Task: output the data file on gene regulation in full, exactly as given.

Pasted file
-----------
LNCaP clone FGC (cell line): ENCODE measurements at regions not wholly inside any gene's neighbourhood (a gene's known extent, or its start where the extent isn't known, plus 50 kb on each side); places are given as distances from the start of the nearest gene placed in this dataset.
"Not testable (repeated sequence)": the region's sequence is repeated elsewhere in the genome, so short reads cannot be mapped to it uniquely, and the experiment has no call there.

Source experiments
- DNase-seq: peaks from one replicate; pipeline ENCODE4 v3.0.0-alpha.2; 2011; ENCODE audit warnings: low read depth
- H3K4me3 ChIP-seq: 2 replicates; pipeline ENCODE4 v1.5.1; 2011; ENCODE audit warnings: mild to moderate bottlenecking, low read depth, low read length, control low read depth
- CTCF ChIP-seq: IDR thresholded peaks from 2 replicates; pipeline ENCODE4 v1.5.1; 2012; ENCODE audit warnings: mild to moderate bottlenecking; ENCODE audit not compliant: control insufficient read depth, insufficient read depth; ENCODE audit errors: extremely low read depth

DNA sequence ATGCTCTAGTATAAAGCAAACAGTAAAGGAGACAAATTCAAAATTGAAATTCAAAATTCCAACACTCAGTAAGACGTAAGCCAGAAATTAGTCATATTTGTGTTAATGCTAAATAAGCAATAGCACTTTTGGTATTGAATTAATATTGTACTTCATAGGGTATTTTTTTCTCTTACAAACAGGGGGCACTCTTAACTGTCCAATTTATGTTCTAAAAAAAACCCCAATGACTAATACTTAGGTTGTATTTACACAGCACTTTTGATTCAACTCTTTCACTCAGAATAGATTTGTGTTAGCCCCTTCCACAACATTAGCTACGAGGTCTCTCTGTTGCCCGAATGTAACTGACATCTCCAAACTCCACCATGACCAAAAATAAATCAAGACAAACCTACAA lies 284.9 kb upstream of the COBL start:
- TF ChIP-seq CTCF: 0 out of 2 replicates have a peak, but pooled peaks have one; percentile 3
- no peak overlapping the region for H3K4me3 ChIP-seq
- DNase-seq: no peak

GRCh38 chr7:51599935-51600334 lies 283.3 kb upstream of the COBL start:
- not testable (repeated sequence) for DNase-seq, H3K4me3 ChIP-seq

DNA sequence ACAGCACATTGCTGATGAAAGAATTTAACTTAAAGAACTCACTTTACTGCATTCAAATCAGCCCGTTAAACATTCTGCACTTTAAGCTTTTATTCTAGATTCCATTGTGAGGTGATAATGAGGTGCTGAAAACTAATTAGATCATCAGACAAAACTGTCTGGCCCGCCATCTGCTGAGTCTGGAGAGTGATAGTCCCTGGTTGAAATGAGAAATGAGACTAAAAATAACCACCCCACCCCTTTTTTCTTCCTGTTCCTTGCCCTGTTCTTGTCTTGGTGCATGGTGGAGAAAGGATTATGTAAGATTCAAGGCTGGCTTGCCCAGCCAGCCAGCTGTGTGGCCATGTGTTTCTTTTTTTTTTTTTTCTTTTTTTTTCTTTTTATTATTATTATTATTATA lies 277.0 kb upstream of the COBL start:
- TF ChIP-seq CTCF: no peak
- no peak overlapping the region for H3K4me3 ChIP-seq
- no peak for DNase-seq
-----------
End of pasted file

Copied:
LNCaP clone FGC (cell line): ENCODE measurements at regions not wholly inside any gene's neighbourhood (a gene's known extent, or its start where the extent isn't known, plus 50 kb on each side); places are given as distances from the start of the nearest gene placed in this dataset.
"Not testable (repeated sequence)": the region's sequence is repeated elsewhere in the genome, so short reads cannot be mapped to it uniquely, and the experiment has no call there.

Source experiments
- DNase-seq: peaks from one replicate; pipeline ENCODE4 v3.0.0-alpha.2; 2011; ENCODE audit warnings: low read depth
- H3K4me3 ChIP-seq: 2 replicates; pipeline ENCODE4 v1.5.1; 2011; ENCODE audit warnings: mild to moderate bottlenecking, low read depth, low read length, control low read depth
- CTCF ChIP-seq: IDR thresholded peaks from 2 replicates; pipeline ENCODE4 v1.5.1; 2012; ENCODE audit warnings: mild to moderate bottlenecking; ENCODE audit not compliant: control insufficient read depth, insufficient read depth; ENCODE audit errors: extremely low read depth

DNA sequence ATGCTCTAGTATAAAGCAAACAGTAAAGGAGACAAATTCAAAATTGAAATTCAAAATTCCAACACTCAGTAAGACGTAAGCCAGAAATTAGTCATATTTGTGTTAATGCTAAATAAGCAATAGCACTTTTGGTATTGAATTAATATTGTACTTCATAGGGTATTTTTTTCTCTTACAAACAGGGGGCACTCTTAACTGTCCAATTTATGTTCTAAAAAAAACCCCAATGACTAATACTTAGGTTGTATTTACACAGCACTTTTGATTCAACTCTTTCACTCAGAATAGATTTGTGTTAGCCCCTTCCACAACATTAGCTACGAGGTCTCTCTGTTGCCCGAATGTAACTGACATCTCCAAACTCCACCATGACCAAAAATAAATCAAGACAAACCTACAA lies 284.9 kb upstream of the COBL start:
- TF ChIP-seq CTCF: 0 out of 2 replicates have a peak, but pooled peaks have one; percentile 3
- no peak overlapping the region for H3K4me3 ChIP-seq
- DNase-seq: no peak

GRCh38 chr7:51599935-51600334 lies 283.3 kb upstream of the COBL start:
- not testable (repeated sequence) for DNase-seq, H3K4me3 ChIP-seq

DNA sequence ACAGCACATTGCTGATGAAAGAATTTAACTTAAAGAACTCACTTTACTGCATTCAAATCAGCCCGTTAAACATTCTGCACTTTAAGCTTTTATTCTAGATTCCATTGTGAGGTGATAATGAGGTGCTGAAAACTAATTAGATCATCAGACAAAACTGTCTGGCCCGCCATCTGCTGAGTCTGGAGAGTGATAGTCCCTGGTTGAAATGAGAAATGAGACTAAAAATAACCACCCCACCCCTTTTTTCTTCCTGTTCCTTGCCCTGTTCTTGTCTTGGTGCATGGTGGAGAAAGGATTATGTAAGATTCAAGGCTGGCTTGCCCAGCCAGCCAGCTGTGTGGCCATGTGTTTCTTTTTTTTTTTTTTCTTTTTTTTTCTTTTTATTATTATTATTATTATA lies 277.0 kb upstream of the COBL start:
- TF ChIP-seq CTCF: no peak
- no peak overlapping the region for H3K4me3 ChIP-seq
- no peak for DNase-seq